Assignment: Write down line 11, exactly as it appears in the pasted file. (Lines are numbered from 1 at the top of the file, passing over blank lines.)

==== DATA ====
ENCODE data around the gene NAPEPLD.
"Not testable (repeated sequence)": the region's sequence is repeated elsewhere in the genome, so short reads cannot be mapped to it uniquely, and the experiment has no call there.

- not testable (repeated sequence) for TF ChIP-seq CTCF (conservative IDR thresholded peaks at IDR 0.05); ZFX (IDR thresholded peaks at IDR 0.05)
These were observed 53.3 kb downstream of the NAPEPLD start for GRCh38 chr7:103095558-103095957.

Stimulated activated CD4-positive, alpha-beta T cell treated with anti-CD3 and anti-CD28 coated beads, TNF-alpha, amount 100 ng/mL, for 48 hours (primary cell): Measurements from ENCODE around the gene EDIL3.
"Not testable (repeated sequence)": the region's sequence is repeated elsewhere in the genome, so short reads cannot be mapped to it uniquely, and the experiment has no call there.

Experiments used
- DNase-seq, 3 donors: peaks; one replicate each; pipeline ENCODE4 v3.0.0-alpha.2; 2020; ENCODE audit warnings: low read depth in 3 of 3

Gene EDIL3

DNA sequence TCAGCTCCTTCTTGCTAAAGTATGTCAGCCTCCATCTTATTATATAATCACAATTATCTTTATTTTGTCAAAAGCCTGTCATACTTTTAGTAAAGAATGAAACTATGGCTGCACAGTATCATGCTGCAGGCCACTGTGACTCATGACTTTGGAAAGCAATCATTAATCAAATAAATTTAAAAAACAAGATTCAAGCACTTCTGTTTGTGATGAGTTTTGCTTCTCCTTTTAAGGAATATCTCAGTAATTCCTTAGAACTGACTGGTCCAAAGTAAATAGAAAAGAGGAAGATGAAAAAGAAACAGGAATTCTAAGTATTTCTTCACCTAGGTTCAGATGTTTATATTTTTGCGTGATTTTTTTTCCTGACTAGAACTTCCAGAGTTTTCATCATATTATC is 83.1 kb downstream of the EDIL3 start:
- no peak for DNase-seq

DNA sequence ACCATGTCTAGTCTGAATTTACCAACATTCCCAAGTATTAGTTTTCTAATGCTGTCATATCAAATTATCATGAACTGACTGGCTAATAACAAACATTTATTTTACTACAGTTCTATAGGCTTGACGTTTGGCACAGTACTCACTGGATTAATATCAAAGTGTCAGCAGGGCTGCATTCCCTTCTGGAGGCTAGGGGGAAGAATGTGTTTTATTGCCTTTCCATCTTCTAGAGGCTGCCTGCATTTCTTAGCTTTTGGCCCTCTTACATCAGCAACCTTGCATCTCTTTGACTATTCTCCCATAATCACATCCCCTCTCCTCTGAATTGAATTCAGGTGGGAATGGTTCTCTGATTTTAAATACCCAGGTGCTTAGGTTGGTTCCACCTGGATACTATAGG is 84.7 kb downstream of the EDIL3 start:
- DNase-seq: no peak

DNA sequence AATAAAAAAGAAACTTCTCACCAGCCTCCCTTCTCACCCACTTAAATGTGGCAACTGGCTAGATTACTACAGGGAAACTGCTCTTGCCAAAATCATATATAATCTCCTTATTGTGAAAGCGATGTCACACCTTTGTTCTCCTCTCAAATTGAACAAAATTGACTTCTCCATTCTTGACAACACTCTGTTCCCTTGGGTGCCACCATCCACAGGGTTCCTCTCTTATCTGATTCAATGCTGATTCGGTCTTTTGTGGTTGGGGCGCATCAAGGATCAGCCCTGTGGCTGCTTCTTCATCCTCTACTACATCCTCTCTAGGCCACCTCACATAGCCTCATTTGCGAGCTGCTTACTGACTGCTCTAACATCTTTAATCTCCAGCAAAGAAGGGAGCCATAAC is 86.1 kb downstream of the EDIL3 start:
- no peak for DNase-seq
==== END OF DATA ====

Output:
- no peak for DNase-seq